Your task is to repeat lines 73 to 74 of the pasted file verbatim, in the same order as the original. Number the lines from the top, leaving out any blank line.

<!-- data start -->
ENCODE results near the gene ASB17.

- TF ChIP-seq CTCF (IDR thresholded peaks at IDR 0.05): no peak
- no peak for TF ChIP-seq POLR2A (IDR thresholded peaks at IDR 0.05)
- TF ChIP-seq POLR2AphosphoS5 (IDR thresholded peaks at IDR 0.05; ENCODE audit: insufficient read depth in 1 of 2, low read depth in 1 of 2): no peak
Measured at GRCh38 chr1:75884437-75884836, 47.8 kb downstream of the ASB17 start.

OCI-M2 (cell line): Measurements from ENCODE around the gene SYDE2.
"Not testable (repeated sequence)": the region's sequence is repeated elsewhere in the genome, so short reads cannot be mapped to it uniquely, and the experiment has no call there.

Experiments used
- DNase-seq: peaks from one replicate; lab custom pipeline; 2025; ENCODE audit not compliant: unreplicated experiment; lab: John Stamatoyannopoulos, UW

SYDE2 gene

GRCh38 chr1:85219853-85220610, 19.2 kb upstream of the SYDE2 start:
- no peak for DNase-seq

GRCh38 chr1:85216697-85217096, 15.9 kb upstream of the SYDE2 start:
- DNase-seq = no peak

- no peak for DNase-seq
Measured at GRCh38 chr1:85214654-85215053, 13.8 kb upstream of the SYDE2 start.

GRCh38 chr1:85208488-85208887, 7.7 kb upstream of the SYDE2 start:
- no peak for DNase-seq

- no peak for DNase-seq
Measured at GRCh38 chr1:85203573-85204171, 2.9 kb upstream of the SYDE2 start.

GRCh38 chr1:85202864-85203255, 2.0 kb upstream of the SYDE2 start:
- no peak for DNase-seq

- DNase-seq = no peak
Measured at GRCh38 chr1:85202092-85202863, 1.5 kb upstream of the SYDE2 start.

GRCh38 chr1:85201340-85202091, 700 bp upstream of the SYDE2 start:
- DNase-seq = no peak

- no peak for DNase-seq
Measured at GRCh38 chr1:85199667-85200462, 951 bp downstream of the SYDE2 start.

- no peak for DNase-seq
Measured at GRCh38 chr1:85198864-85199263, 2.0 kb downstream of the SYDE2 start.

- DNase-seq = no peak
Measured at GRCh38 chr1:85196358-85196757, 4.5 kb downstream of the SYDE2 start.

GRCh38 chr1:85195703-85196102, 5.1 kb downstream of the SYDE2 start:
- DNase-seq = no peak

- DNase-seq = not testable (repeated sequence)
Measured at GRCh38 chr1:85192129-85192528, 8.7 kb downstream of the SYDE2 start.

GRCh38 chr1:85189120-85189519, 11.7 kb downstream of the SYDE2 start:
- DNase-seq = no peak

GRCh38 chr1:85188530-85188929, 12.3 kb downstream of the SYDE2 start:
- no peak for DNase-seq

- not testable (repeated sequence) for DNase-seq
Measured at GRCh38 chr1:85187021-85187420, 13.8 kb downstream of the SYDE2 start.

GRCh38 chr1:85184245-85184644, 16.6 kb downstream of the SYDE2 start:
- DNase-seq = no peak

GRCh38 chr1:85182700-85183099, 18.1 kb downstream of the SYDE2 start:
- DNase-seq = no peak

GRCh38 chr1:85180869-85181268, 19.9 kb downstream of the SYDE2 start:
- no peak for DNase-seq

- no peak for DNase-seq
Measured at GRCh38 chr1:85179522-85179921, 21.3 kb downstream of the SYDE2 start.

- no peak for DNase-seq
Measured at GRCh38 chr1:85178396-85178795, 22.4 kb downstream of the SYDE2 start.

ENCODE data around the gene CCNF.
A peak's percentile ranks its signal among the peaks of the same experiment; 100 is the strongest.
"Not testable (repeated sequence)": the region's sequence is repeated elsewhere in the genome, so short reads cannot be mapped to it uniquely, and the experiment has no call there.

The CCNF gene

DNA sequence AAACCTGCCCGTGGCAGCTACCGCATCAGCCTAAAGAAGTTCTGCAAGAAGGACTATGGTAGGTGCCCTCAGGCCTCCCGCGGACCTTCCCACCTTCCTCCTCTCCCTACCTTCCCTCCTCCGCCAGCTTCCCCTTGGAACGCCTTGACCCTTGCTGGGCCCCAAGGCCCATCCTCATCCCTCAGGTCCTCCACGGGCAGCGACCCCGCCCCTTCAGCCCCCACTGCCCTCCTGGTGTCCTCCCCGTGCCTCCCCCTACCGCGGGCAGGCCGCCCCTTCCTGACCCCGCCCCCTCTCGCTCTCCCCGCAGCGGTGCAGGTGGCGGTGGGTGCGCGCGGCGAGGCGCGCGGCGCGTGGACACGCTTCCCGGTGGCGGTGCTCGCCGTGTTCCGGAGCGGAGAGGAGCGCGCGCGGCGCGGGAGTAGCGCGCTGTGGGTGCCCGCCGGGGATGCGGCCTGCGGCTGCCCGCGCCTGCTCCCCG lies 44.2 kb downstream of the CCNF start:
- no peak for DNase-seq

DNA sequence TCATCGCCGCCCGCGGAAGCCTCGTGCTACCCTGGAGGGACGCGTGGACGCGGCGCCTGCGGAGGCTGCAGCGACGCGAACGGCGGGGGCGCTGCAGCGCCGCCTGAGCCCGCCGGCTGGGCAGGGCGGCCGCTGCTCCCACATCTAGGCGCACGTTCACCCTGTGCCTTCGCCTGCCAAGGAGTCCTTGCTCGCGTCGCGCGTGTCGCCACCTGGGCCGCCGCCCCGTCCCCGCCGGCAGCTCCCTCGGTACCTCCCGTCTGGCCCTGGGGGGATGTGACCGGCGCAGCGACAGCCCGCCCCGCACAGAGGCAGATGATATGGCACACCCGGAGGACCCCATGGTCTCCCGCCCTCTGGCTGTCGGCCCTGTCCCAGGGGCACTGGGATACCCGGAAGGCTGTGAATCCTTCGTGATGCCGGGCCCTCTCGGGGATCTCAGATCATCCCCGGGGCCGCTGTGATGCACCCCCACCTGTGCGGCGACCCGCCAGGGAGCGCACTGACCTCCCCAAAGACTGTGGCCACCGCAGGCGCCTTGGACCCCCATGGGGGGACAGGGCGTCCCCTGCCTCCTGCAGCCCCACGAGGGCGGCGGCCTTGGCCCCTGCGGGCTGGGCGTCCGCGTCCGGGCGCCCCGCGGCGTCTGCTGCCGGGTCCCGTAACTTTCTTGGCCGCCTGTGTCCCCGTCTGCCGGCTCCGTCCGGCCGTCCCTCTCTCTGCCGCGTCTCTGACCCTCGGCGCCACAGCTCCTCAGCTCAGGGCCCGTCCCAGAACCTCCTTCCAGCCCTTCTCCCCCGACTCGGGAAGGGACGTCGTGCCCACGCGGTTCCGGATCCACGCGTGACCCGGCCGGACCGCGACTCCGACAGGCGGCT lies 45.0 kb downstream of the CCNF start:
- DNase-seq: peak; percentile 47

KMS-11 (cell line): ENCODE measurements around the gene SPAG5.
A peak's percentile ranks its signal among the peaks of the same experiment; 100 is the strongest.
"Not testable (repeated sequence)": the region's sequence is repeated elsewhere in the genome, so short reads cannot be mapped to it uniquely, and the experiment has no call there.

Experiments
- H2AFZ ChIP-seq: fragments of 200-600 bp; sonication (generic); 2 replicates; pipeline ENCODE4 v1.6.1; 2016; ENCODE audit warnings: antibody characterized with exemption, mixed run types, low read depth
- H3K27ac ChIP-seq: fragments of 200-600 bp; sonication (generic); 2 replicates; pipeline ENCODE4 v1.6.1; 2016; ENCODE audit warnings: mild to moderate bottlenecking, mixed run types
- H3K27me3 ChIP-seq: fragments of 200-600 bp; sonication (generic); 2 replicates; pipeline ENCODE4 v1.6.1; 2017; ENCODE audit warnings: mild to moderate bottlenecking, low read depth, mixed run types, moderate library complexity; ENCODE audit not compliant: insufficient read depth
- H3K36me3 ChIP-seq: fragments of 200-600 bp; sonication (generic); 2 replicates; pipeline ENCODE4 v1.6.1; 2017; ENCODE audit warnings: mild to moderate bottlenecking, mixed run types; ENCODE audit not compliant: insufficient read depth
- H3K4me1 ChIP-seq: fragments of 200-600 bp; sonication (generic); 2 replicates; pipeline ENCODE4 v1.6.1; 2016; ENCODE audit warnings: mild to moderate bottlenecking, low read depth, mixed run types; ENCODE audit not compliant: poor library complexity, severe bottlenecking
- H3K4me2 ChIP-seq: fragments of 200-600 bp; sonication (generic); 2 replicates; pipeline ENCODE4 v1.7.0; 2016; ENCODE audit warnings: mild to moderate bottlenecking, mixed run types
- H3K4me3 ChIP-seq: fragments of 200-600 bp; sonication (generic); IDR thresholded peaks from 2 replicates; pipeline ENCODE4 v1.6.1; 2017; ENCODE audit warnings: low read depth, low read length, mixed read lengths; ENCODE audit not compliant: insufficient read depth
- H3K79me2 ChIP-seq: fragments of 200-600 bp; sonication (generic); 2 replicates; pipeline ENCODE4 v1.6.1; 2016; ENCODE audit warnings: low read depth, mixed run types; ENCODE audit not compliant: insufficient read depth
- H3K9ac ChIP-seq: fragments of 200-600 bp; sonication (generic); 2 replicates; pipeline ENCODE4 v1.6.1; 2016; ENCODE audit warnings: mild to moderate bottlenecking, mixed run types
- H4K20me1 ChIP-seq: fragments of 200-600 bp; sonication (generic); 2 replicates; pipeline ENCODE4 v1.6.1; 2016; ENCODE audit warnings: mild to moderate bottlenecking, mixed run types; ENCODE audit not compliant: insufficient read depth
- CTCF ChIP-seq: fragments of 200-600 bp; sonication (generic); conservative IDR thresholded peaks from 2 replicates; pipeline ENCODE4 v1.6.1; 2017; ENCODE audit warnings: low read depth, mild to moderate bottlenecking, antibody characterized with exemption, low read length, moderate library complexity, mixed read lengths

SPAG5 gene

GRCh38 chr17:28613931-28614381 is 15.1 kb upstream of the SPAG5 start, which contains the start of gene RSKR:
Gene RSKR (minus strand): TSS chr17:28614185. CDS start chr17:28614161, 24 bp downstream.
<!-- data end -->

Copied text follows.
- H3K9ac ChIP-seq: fragments of 200-600 bp; sonication (generic); 2 replicates; pipeline ENCODE4 v1.6.1; 2016; ENCODE audit warnings: mild to moderate bottlenecking, mixed run types
- H4K20me1 ChIP-seq: fragments of 200-600 bp; sonication (generic); 2 replicates; pipeline ENCODE4 v1.6.1; 2016; ENCODE audit warnings: mild to moderate bottlenecking, mixed run types; ENCODE audit not compliant: insufficient read depth